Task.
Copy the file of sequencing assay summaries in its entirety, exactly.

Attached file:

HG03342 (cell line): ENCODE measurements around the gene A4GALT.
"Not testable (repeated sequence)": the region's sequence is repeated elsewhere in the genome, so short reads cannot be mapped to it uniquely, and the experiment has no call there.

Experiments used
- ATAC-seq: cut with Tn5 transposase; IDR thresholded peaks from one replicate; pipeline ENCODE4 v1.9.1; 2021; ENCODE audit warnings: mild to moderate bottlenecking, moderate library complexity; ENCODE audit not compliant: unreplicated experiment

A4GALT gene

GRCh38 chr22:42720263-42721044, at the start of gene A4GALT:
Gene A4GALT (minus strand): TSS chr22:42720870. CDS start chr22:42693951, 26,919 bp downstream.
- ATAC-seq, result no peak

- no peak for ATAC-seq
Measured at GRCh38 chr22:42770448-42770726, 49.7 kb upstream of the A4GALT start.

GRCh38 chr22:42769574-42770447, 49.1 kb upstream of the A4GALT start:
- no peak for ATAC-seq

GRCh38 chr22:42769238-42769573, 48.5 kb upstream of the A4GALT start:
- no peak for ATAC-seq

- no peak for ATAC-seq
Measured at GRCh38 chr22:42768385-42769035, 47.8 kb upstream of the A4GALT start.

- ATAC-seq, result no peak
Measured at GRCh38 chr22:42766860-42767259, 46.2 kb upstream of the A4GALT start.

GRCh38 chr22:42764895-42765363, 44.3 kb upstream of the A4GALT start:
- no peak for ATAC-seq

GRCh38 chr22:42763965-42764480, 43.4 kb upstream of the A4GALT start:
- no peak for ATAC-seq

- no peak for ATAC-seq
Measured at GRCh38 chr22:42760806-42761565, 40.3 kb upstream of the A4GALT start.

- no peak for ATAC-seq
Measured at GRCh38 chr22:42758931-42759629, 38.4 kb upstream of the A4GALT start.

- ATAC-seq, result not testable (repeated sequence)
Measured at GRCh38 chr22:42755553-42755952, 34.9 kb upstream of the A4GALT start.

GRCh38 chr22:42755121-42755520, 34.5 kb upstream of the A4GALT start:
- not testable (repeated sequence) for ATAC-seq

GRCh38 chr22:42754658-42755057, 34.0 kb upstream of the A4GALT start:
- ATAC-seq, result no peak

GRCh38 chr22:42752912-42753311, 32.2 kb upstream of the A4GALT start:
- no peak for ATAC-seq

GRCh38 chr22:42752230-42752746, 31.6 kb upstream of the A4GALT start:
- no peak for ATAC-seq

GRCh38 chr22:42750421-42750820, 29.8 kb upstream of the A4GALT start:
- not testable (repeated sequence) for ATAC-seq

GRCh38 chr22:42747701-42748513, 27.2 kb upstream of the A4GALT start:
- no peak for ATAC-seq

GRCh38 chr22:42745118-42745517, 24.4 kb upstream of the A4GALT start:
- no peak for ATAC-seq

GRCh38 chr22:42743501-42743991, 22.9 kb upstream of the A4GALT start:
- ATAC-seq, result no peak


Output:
HG03342 (cell line): ENCODE measurements around the gene A4GALT.
"Not testable (repeated sequence)": the region's sequence is repeated elsewhere in the genome, so short reads cannot be mapped to it uniquely, and the experiment has no call there.

Experiments used
- ATAC-seq: cut with Tn5 transposase; IDR thresholded peaks from one replicate; pipeline ENCODE4 v1.9.1; 2021; ENCODE audit warnings: mild to moderate bottlenecking, moderate library complexity; ENCODE audit not compliant: unreplicated experiment

A4GALT gene

GRCh38 chr22:42720263-42721044, at the start of gene A4GALT:
Gene A4GALT (minus strand): TSS chr22:42720870. CDS start chr22:42693951, 26,919 bp downstream.
- ATAC-seq, result no peak

- no peak for ATAC-seq
Measured at GRCh38 chr22:42770448-42770726, 49.7 kb upstream of the A4GALT start.

GRCh38 chr22:42769574-42770447, 49.1 kb upstream of the A4GALT start:
- no peak for ATAC-seq

GRCh38 chr22:42769238-42769573, 48.5 kb upstream of the A4GALT start:
- no peak for ATAC-seq

- no peak for ATAC-seq
Measured at GRCh38 chr22:42768385-42769035, 47.8 kb upstream of the A4GALT start.

- ATAC-seq, result no peak
Measured at GRCh38 chr22:42766860-42767259, 46.2 kb upstream of the A4GALT start.

GRCh38 chr22:42764895-42765363, 44.3 kb upstream of the A4GALT start:
- no peak for ATAC-seq

GRCh38 chr22:42763965-42764480, 43.4 kb upstream of the A4GALT start:
- no peak for ATAC-seq

- no peak for ATAC-seq
Measured at GRCh38 chr22:42760806-42761565, 40.3 kb upstream of the A4GALT start.

- no peak for ATAC-seq
Measured at GRCh38 chr22:42758931-42759629, 38.4 kb upstream of the A4GALT start.

- ATAC-seq, result not testable (repeated sequence)
Measured at GRCh38 chr22:42755553-42755952, 34.9 kb upstream of the A4GALT start.

GRCh38 chr22:42755121-42755520, 34.5 kb upstream of the A4GALT start:
- not testable (repeated sequence) for ATAC-seq

GRCh38 chr22:42754658-42755057, 34.0 kb upstream of the A4GALT start:
- ATAC-seq, result no peak

GRCh38 chr22:42752912-42753311, 32.2 kb upstream of the A4GALT start:
- no peak for ATAC-seq

GRCh38 chr22:42752230-42752746, 31.6 kb upstream of the A4GALT start:
- no peak for ATAC-seq

GRCh38 chr22:42750421-42750820, 29.8 kb upstream of the A4GALT start:
- not testable (repeated sequence) for ATAC-seq

GRCh38 chr22:42747701-42748513, 27.2 kb upstream of the A4GALT start:
- no peak for ATAC-seq

GRCh38 chr22:42745118-42745517, 24.4 kb upstream of the A4GALT start:
- no peak for ATAC-seq

GRCh38 chr22:42743501-42743991, 22.9 kb upstream of the A4GALT start:
- ATAC-seq, result no peak